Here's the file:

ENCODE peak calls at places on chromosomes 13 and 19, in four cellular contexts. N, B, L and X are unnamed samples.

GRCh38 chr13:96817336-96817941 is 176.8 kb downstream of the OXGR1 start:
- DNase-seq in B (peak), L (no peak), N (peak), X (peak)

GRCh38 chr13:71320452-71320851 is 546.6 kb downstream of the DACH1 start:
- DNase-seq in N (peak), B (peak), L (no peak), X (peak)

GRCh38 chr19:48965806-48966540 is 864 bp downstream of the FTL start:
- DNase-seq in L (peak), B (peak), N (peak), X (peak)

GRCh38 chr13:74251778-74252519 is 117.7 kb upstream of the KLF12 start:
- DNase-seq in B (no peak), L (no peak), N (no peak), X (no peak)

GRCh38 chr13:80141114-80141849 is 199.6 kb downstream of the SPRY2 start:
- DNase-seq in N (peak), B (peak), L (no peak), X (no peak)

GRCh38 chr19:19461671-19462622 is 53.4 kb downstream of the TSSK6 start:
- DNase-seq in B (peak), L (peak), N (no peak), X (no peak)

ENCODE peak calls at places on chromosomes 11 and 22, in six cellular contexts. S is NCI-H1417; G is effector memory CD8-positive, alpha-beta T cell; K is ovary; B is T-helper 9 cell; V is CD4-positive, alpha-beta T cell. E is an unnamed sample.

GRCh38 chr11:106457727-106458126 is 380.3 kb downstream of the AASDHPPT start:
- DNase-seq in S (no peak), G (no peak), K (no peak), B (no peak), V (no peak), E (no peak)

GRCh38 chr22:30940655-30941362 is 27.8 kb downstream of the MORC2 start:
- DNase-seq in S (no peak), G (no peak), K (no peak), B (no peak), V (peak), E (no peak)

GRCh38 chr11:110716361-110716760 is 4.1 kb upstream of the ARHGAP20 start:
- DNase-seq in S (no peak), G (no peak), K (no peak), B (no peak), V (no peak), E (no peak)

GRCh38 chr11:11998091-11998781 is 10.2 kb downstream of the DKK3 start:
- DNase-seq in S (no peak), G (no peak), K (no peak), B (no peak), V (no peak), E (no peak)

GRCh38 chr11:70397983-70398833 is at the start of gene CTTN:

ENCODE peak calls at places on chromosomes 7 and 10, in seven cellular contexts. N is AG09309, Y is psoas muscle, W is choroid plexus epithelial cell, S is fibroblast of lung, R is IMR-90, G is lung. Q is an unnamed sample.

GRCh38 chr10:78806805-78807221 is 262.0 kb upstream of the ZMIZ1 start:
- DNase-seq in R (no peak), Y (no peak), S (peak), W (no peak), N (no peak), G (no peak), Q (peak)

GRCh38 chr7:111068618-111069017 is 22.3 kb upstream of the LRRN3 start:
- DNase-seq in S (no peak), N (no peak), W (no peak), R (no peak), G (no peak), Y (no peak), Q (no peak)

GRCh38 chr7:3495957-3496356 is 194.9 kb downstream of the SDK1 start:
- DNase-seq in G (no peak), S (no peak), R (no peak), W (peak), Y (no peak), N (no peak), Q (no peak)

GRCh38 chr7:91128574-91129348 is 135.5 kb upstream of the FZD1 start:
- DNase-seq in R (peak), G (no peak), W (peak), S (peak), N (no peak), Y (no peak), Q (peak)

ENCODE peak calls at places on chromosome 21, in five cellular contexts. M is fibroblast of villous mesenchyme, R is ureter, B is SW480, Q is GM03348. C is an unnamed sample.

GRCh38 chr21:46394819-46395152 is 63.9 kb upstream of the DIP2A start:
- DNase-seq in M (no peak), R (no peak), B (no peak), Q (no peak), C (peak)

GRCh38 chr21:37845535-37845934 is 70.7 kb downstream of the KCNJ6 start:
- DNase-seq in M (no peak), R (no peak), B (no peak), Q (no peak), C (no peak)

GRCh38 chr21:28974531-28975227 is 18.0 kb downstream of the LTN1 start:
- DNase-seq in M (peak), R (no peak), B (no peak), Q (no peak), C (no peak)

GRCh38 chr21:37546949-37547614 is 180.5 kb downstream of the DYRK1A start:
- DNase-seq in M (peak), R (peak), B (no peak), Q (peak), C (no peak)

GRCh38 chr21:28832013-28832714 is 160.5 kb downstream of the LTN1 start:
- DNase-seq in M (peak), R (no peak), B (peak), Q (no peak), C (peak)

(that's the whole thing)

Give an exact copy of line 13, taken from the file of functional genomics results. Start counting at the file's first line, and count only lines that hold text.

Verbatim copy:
- DNase-seq in B (peak), L (peak), N (no peak), X (no peak)